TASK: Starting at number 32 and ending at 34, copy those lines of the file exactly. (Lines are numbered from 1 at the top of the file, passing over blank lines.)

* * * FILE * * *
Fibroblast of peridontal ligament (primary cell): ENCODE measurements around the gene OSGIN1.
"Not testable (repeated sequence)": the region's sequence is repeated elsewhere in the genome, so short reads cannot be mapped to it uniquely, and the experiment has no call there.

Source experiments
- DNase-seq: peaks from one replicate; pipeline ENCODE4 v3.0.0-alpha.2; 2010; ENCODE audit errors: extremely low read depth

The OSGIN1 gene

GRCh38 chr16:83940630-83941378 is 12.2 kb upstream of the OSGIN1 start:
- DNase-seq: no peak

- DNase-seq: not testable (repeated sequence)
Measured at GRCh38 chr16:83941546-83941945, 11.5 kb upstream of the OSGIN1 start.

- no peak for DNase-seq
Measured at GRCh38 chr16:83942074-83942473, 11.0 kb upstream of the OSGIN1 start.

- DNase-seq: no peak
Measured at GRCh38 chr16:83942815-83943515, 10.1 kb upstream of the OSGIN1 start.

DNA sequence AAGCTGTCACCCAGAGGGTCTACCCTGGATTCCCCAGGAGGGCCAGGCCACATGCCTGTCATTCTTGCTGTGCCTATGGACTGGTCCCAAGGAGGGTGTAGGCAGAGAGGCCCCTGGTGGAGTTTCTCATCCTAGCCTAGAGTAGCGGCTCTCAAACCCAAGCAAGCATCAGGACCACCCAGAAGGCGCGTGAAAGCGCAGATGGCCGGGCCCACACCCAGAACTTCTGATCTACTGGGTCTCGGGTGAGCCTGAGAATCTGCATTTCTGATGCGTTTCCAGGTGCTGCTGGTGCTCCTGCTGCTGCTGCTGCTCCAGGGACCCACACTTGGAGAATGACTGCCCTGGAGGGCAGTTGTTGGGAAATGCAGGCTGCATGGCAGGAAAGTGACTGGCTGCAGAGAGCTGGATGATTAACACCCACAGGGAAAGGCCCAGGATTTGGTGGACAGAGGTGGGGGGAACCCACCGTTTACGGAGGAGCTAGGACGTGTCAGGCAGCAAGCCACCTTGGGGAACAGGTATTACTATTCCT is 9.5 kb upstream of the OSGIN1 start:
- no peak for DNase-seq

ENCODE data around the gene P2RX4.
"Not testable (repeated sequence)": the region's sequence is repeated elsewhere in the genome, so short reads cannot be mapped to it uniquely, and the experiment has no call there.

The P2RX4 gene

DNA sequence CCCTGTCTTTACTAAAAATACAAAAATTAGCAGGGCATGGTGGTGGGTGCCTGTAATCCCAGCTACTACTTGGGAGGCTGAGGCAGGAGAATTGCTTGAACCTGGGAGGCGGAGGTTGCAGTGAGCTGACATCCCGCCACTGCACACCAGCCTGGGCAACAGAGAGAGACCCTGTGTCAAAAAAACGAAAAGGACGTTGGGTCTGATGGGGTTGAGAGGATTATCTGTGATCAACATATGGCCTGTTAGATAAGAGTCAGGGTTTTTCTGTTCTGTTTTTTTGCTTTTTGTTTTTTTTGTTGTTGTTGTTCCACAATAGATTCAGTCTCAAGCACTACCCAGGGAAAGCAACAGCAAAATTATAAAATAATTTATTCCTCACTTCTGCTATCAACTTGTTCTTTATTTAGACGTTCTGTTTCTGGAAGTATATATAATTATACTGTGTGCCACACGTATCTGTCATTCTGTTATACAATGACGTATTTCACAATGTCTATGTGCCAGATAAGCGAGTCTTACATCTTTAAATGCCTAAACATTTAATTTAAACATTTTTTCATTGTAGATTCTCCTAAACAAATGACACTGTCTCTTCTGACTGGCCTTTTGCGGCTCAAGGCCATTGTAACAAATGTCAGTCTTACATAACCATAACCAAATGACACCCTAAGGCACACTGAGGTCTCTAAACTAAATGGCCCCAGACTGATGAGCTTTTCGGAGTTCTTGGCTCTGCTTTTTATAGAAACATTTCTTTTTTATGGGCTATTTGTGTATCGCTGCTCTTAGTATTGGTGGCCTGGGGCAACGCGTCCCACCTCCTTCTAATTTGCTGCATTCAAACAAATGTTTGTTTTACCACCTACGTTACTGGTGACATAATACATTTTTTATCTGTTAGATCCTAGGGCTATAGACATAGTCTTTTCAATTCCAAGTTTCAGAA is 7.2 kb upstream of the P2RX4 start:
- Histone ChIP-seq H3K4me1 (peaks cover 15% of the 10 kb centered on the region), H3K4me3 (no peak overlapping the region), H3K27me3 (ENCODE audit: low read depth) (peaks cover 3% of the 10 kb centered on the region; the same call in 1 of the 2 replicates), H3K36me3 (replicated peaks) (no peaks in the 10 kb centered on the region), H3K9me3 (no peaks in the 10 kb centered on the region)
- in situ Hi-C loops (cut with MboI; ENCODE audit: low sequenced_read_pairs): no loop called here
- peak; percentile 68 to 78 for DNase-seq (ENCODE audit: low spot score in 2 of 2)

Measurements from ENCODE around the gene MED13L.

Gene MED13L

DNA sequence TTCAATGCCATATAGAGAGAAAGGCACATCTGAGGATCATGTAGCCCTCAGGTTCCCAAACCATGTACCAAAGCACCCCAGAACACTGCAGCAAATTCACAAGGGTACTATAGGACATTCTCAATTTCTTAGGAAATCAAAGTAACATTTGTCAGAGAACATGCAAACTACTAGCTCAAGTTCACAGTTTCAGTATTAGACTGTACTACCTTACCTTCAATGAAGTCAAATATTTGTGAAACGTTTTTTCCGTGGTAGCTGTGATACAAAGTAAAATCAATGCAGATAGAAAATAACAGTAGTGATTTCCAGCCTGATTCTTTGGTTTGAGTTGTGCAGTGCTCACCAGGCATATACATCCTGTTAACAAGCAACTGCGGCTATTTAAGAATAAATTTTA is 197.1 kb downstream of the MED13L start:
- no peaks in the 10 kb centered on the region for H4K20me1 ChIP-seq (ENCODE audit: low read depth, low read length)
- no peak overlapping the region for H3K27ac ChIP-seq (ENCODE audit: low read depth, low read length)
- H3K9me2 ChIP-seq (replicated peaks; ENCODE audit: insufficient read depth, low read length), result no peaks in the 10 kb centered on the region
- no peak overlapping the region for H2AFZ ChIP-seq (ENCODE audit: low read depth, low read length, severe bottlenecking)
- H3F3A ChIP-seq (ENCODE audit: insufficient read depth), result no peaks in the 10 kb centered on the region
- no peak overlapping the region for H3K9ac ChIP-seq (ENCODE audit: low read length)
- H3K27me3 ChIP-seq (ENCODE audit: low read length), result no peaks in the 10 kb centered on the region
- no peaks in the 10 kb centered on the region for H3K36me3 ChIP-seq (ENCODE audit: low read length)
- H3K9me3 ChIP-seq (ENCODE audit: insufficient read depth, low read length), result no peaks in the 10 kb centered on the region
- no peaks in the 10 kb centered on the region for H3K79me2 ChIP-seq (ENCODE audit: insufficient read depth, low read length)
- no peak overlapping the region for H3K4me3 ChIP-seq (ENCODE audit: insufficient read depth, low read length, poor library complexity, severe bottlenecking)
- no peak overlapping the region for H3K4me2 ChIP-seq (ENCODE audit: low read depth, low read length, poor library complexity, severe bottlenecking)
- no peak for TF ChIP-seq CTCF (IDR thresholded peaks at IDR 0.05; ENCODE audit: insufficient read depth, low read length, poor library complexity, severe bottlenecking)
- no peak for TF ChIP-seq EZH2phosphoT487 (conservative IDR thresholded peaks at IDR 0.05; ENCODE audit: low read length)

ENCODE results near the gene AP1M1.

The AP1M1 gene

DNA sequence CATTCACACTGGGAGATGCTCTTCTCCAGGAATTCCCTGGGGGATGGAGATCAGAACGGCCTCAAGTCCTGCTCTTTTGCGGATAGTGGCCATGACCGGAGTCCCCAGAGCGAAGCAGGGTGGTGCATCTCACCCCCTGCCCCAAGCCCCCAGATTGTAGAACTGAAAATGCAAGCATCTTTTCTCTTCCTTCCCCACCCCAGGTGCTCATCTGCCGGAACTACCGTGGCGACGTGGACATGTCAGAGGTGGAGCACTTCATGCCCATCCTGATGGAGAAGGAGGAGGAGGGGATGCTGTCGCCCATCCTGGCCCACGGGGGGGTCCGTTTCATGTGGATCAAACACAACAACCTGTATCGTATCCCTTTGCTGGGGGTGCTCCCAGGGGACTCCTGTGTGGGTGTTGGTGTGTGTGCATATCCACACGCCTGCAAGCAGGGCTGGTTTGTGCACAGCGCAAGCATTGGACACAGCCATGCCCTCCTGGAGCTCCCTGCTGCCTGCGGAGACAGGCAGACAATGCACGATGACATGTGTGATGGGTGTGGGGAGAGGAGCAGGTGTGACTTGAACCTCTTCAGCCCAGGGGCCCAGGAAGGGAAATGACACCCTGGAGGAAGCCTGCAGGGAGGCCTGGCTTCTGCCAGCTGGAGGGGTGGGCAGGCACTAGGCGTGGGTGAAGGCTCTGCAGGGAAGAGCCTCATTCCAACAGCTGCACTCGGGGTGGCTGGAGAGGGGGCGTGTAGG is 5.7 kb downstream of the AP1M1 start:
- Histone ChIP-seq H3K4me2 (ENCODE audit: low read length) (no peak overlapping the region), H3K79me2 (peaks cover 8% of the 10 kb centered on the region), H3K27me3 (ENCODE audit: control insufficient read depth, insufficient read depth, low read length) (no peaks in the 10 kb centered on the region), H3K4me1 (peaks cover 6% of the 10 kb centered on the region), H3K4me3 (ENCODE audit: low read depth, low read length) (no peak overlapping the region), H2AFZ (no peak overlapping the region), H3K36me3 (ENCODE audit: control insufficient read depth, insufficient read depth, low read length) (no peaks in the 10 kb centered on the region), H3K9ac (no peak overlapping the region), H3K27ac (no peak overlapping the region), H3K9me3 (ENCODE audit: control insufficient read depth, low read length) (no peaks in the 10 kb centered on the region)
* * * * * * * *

- H3K27me3 ChIP-seq (ENCODE audit: low read length), result no peaks in the 10 kb centered on the region
- no peaks in the 10 kb centered on the region for H3K36me3 ChIP-seq (ENCODE audit: low read length)
- H3K9me3 ChIP-seq (ENCODE audit: insufficient read depth, low read length), result no peaks in the 10 kb centered on the region